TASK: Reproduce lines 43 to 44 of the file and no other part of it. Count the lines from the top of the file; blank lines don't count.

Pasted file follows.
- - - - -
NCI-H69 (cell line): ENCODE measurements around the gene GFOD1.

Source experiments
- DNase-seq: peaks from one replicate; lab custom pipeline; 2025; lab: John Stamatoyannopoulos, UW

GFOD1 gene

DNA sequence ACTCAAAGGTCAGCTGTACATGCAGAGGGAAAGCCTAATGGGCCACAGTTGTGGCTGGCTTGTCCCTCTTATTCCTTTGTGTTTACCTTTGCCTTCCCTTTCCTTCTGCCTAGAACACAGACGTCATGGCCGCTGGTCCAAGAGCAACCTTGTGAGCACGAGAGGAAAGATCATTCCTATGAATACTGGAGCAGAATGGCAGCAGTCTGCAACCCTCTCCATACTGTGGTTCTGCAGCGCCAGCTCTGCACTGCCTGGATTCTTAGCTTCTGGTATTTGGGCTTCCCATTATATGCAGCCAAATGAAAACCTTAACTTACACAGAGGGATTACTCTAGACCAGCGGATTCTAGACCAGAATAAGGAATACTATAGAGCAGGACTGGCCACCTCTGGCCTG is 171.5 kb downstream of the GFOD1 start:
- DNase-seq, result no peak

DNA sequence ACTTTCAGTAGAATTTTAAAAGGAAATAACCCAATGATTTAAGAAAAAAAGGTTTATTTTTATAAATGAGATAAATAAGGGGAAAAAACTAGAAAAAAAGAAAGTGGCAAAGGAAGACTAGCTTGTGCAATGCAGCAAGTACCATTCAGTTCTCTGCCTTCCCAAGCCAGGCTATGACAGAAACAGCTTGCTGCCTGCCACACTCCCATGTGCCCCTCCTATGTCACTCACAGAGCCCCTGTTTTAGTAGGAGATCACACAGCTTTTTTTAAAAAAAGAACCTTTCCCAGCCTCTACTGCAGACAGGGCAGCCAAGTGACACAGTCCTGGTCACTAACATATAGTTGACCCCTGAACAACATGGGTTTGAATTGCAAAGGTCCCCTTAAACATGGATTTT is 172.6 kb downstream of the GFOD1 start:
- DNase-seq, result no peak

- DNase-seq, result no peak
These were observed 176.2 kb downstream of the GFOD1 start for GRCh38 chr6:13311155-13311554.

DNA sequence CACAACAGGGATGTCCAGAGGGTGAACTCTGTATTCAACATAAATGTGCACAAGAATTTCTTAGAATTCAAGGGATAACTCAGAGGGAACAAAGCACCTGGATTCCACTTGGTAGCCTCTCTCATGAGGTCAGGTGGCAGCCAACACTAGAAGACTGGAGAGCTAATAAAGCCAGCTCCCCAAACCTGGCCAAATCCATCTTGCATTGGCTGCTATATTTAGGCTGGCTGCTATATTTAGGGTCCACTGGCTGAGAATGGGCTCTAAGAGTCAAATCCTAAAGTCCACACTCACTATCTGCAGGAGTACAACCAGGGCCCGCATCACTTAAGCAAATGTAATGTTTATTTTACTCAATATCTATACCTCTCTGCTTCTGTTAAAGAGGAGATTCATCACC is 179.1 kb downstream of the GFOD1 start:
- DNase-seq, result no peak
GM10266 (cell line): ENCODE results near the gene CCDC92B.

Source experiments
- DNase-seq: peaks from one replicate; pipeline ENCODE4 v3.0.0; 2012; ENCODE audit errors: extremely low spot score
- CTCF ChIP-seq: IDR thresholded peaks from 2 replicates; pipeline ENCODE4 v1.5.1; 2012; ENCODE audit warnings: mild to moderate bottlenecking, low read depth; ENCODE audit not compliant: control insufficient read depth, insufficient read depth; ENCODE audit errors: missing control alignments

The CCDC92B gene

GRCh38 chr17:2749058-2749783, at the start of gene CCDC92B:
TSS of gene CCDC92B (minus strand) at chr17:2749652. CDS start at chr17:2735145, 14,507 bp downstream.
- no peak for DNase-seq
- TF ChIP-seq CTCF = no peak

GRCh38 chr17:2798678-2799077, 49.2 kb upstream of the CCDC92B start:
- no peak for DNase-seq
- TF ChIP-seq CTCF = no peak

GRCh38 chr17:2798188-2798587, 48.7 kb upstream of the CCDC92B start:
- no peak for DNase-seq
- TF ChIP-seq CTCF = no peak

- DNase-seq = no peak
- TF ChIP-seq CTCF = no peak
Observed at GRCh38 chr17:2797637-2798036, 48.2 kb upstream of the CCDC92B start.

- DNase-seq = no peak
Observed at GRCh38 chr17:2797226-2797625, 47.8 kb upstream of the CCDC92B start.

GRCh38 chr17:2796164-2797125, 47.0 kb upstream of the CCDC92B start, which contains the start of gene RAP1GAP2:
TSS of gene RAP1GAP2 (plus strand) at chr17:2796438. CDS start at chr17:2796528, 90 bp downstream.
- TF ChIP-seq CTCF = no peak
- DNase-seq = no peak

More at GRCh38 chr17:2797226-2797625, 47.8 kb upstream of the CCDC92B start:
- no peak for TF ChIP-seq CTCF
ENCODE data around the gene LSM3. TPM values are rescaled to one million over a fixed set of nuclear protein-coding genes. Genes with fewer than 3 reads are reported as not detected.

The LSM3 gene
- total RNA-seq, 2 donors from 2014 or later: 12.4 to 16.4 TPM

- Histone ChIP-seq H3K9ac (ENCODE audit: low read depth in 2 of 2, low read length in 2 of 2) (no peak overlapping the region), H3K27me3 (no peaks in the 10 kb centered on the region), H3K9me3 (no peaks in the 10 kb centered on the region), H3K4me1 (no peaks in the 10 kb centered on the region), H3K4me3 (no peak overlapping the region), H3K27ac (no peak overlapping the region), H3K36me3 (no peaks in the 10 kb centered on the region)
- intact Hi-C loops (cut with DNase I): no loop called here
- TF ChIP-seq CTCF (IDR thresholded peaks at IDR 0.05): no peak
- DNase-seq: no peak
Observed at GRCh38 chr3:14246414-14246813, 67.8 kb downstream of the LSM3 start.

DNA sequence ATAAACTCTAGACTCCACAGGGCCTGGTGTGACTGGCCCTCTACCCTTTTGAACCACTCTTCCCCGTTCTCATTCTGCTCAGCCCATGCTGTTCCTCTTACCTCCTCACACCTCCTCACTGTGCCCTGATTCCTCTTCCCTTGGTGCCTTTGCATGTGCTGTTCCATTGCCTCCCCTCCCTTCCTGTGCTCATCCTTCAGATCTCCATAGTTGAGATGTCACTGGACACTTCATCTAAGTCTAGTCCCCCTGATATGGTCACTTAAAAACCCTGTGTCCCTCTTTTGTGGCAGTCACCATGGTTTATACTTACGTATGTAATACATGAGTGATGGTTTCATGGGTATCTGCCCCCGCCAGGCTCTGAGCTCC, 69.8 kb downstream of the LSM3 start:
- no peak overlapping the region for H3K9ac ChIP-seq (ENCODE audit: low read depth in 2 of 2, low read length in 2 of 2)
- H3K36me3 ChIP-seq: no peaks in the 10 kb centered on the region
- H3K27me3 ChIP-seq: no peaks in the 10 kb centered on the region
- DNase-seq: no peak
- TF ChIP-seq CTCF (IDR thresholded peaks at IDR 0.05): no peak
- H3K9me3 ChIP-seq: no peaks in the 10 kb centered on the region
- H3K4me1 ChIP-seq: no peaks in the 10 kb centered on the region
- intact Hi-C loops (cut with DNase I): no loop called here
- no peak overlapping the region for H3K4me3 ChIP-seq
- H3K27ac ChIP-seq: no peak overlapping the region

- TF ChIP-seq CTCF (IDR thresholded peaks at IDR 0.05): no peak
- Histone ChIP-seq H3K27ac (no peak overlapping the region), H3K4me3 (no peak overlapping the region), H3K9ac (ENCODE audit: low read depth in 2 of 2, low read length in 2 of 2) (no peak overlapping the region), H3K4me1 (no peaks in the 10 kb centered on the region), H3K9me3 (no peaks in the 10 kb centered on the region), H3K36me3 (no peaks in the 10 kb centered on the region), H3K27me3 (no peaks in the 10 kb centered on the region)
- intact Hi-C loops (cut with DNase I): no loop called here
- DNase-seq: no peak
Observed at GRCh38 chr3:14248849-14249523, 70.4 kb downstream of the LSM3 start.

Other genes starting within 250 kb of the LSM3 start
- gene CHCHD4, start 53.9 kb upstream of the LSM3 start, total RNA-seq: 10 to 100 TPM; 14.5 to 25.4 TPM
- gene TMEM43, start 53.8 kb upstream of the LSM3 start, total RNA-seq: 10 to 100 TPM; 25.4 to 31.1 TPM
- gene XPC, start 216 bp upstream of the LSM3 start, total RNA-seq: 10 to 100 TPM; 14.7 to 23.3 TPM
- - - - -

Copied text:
- intact Hi-C loops (cut with DNase I): no loop called here
- TF ChIP-seq CTCF (IDR thresholded peaks at IDR 0.05): no peak